We may find it quite unbelievable — even chuckle at the naiveté of the disciples, that they even considered that by simply calling on God, God would literally rain down fire on their enemies. But what about us? Do we modern disciples still cling to the notion of fire consuming our enemies? Do we still believe in firepower, as in military firepower, as the most effective way to deal with our enemies? This is what Jesus came to help change and redeem. In Luke’s Gospel, Jesus will later stand over Jerusalem weeping because they have not recognized God’s alternate way of peace based on love. They will continue to rely of military firepower and be destroyed.

I think we have made some progress in being more reluctant to use the military firepower as always our first option. In recent years, I’ve seen dramas about WWI. I’ve seen Steven Spielberg’s movie War Horse and watched season two of Downton Abbey, which takes place during WWI. And it strikes me how only a hundred years ago it was still such a strong part of the culture to bring God into the battle, assuming that God was behind their reigning firepower down upon their enemies. I think it was with that terrible war that Western culture has become increasingly uncomfortable with that connection between God and war.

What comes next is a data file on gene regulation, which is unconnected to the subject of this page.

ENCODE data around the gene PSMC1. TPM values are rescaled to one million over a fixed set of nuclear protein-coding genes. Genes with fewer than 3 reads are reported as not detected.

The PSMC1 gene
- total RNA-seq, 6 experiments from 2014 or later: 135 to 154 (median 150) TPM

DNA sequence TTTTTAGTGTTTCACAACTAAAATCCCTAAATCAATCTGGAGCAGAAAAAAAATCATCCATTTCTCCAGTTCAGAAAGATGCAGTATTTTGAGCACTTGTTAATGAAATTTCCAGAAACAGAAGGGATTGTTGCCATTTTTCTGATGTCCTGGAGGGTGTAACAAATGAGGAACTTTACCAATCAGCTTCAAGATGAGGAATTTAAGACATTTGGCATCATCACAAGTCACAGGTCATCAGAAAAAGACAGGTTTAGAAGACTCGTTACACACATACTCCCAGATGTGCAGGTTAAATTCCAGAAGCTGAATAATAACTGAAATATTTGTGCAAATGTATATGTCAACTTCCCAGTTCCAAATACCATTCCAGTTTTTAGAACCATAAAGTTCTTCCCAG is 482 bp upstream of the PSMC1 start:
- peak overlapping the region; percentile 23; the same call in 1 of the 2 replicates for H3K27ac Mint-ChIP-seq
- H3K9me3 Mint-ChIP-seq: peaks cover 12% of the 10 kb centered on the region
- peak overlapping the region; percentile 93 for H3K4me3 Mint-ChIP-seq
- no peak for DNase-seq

But here’s the thing: I’m not sure we’ll ever let that connection go completely, and take more fully God’s alternative way of peace, until our whole way of thinking about God completely changes, too. Think about it — we have been taught that Hell is a place where God will consume our enemies in an unquenchable fire for all eternity. But is that God’s idea of unquenchable fire, or ours? Do we wish fire on our enemies just like Jesus’ disciples? And isn’t Jesus the Chosen One of God who came to rebuke us for such notions?

How do we get a sense, then, of God’s idea of fire? Isaiah tells “this is what the Lord says: ‘When you walk through the fire, you will not be burned; the flames will not set you ablaze’.”